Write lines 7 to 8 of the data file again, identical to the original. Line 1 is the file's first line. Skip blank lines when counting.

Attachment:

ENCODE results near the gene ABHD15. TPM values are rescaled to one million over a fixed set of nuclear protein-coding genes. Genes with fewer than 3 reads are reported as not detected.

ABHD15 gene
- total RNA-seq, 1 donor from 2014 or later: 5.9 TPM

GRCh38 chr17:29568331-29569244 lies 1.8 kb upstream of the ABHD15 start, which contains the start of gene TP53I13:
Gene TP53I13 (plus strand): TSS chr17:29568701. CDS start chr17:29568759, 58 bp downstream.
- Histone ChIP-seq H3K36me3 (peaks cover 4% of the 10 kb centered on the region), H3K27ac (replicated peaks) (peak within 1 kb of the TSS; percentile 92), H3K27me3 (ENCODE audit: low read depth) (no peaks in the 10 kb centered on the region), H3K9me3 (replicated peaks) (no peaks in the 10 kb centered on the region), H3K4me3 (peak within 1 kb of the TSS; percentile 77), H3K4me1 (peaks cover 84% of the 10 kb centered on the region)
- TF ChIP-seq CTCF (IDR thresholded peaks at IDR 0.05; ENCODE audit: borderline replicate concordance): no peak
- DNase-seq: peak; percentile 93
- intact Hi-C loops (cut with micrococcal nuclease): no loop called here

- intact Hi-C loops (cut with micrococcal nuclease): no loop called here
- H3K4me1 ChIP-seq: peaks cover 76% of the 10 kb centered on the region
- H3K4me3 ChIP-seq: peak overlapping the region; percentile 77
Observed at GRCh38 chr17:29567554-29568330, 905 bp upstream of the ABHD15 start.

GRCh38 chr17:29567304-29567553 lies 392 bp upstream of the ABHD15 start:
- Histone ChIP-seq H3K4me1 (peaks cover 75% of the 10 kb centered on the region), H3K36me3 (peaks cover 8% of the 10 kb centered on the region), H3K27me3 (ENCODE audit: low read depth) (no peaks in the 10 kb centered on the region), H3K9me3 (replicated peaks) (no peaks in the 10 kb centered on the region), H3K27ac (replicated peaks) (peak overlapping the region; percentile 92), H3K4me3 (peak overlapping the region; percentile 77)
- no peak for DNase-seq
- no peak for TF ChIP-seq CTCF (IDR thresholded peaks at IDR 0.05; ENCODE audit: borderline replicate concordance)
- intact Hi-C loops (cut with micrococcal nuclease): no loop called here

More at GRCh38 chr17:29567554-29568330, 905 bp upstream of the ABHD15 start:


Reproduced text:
- TF ChIP-seq CTCF (IDR thresholded peaks at IDR 0.05; ENCODE audit: borderline replicate concordance): no peak
- DNase-seq: peak; percentile 93